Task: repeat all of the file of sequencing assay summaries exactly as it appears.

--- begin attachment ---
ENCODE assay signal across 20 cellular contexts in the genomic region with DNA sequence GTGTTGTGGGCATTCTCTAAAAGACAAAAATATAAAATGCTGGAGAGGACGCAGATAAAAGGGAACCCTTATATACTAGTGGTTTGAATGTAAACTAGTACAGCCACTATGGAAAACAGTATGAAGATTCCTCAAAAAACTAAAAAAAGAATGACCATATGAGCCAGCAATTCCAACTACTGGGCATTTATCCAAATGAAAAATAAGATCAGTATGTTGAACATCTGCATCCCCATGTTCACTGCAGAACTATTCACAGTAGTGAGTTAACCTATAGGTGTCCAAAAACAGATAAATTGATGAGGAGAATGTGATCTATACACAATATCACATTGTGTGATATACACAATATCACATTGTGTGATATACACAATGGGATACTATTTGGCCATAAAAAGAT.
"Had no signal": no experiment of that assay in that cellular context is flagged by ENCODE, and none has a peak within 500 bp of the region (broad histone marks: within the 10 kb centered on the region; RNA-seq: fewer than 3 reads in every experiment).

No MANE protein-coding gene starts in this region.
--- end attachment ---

ENCODE assay signal across 20 cellular contexts in the genomic region with DNA sequence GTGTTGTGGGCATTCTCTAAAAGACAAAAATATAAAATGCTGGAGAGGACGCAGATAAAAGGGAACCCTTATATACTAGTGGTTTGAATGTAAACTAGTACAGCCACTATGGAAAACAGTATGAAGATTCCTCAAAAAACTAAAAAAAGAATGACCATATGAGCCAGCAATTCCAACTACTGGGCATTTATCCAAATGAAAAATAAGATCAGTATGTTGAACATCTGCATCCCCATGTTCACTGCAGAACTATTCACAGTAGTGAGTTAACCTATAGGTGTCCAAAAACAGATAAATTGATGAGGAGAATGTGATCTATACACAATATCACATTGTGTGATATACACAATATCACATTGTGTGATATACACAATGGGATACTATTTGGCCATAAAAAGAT.
"Had no signal": no experiment of that assay in that cellular context is flagged by ENCODE, and none has a peak within 500 bp of the region (broad histone marks: within the 10 kb centered on the region; RNA-seq: fewer than 3 reads in every experiment).

No MANE protein-coding gene starts in this region.